Proclus determines the dimensions of a subspace cluster by ordering all dimensions by the variance of its cluster members, and selecting the dimensions with a minimum variance (c.f. description of Proclus above). Therefore, subspaces with a larger dimensionality may include dimensions in which its cluster members are less similar. As all records belong to the same cluster, dimensions in lower-dimensional subspaces are more descriptive for an outcome class (w.r.t. global outcome similarity). Consequently, the height of the green bars in Fig. 8 illustrates the importance of a dimension for an outcome class. Except for HPA and PRL, the globally descriptive dimension is identical for both outcomes. We can also see in Fig. 9 of SubVIS that the detected subspaces for both outcome classes are quite similar and there are no subspaces which are specific of one outcome class. This result is in line with the detected subspaces of the first experiment, i.e., the following set of dimensions is discriminative for all patients from a global perspective: HbA1c, COPB, aller d, HPA, CRP, RF, INS, PRL, TSH, ANA, and IGE.
Fig. 9

Heatmap representing the similarities of the detected subspaces of the second experiment based on the overlapping coefficient. All combinations of subspaces share a very light gray color, meaning that these subspaces are similar to each other

Most patients in our dataset are similar in these dimensions; however, we do not gain much knowledge about the patients w.r.t. the vaccination outcome. This observation is confirmed by the second part of experiment 2. In addition to the first part, we also varied the #clusters between 2 and 4. The complete result can be found in the supplementary material. In summary, we can see that even for results with 4 clusters, the majority of dimensions are from the given set above. From the second experiment, we can conclude that subspace clustering helps find dimensions in which patients of a specific class are similar to each other, and hence these dimensions may be an indicator for the reason of classification. However, experiment 2 shows that dimensions in which most patients are similar to each other highly influence the clustering results. As a consequence, the subspaces for both outcome classes are similar to each other.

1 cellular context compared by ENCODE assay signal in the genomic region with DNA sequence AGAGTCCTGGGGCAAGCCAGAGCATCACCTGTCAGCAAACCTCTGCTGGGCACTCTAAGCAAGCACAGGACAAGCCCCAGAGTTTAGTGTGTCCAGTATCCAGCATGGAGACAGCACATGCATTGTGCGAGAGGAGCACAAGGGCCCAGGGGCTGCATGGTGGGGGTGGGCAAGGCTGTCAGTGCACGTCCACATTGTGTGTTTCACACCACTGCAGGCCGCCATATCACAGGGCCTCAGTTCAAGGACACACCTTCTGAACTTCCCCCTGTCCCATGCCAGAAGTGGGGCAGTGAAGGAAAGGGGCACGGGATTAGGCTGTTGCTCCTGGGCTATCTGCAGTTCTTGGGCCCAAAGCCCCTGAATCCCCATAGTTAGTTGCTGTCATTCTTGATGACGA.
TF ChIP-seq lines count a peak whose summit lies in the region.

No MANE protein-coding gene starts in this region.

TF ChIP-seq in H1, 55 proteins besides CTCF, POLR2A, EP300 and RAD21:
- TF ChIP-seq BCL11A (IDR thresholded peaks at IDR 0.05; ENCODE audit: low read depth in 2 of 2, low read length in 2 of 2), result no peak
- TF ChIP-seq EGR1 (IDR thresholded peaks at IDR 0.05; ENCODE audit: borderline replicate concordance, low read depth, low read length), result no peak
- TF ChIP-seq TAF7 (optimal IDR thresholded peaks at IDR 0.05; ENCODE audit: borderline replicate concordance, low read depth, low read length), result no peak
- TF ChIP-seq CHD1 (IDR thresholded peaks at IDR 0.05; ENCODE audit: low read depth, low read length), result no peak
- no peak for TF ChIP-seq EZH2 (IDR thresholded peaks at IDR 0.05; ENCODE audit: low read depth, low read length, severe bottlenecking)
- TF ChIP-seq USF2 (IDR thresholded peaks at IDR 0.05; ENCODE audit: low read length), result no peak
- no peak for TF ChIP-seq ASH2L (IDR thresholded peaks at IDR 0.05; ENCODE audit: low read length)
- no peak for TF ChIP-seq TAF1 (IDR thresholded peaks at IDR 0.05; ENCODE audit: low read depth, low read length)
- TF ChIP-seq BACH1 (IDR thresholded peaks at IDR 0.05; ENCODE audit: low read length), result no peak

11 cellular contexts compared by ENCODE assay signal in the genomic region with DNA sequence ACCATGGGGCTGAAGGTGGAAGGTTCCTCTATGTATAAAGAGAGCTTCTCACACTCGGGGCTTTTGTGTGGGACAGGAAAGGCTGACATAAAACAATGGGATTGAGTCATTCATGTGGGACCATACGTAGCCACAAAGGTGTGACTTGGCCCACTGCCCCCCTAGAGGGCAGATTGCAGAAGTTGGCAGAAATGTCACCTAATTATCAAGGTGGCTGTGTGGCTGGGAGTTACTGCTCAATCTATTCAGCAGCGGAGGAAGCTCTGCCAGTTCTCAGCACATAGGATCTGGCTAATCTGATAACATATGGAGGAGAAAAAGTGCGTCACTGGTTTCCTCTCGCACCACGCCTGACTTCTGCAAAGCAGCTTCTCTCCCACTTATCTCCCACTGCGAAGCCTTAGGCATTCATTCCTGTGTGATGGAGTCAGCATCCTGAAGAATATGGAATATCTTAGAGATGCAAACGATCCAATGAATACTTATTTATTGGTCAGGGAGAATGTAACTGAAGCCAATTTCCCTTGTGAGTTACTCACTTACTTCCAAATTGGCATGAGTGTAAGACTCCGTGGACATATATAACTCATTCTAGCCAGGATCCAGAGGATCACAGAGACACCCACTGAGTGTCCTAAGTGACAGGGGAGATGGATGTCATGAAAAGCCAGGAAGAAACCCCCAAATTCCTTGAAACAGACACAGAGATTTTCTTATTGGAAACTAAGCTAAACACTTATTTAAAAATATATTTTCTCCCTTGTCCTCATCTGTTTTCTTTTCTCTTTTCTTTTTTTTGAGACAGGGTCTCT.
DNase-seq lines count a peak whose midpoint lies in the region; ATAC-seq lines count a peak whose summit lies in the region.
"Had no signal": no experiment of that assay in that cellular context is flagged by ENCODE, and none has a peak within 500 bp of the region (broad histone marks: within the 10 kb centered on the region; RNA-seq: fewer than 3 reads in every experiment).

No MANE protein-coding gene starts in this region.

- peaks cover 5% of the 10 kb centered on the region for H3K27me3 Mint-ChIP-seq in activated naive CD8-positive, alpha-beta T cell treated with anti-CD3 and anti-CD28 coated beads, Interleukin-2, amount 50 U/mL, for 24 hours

4.3.4 Subspace experiment 3: dimension refinement

In our last experiment, we concentrate on more local patterns. From the previous experiments, we know that all patients, and in particular all patients of one outcome class, are similar to each other in the dimensions described above. To find more local patterns, we remove these dimensions from both subsets and re-apply Proclus. Afterwards, we used SubVIS to seek for subspace clusters which are similar to each other and descriptive for one specific outcome class. We provided the subspaces to our domain expert and let her analyze the clusters. For the positive vaccination outcome, the user selected a group of clusters as shown in Fig. 10. To analyze negative vaccination outcomes, the domain expert focused mainly on clusters which contains the dimension hypertension. Therefore, we filtered for these subspaces and selected again a group of similar subspaces (as shown in the video).
Fig. 10

Selecting a relevant subset of subspaces which contain only patients of a positive vaccination outcome. Subspace clusters with less than 5 patients or less than 4 records are filtered out beforehand (marked as gray). (Color figure online)

The domain expert analyzed the resulting subspace clusters with the help of the aggregation table to get quickly an overview of the data distribution within the clusters and with the table lense to analyze details of the individual patients. She found patterns in the detected clusters which explain—at least to some extent—the reasons for a positive or negative vaccination outcome. In the following, we shortly describe two of her findings:

Positive vaccination outcome The selected subspace clusters contain mainly patients with homogeneous values in its dimensions which indicates that the patients are rather healthy. The patients do not have hypertension (Hyper), cardiovascular diseases (CVD), psychiatric disorders (Psy), and adverse reaction to drugs (dr aller). Furthermore, the patients do not use any of the following medications: statins (Statins), anticoagulants (Anticoag), or analgesics (analg) which results in preserved renal function (CLEAR).